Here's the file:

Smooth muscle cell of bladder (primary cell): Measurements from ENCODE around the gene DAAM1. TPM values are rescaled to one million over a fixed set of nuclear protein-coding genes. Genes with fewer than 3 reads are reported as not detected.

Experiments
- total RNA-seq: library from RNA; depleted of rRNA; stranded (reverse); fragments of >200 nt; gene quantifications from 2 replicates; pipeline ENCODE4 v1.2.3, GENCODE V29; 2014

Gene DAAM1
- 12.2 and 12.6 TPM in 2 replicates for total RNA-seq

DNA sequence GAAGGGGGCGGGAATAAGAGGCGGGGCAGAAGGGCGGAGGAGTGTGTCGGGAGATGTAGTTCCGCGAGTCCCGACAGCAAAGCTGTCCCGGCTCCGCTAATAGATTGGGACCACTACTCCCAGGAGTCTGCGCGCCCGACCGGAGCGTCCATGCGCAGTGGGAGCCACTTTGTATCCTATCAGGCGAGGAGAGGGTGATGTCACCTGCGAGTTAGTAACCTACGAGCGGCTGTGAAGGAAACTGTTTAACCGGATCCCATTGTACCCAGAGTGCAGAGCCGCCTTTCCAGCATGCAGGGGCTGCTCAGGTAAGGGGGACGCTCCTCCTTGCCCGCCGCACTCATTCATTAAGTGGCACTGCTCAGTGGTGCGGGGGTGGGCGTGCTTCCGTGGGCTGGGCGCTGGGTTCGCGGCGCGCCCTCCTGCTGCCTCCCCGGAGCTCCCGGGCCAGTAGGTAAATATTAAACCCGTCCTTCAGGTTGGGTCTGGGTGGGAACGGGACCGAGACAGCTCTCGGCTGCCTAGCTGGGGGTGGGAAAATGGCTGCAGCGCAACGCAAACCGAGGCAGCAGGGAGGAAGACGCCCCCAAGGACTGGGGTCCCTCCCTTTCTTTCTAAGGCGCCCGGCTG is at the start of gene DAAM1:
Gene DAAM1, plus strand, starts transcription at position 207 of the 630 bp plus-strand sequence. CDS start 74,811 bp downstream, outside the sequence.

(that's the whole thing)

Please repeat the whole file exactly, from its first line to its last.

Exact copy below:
Smooth muscle cell of bladder (primary cell): Measurements from ENCODE around the gene DAAM1. TPM values are rescaled to one million over a fixed set of nuclear protein-coding genes. Genes with fewer than 3 reads are reported as not detected.

Experiments
- total RNA-seq: library from RNA; depleted of rRNA; stranded (reverse); fragments of >200 nt; gene quantifications from 2 replicates; pipeline ENCODE4 v1.2.3, GENCODE V29; 2014

Gene DAAM1
- 12.2 and 12.6 TPM in 2 replicates for total RNA-seq

DNA sequence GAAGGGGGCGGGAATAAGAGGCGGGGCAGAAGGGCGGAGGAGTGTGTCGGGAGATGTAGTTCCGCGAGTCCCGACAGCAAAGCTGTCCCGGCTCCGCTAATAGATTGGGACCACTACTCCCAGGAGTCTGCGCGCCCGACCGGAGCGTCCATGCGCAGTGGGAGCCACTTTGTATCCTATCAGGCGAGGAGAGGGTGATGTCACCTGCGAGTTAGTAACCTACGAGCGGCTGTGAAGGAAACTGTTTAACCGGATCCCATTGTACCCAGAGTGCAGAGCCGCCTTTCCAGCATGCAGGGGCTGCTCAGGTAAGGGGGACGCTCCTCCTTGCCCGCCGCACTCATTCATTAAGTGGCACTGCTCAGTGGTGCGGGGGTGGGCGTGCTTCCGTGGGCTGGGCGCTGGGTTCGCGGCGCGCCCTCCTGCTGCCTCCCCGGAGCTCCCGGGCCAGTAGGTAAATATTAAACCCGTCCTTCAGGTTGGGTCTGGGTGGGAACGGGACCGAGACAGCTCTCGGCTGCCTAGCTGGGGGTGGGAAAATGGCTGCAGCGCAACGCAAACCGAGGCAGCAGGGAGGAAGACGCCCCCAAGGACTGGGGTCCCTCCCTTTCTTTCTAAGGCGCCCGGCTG is at the start of gene DAAM1:
Gene DAAM1, plus strand, starts transcription at position 207 of the 630 bp plus-strand sequence. CDS start 74,811 bp downstream, outside the sequence.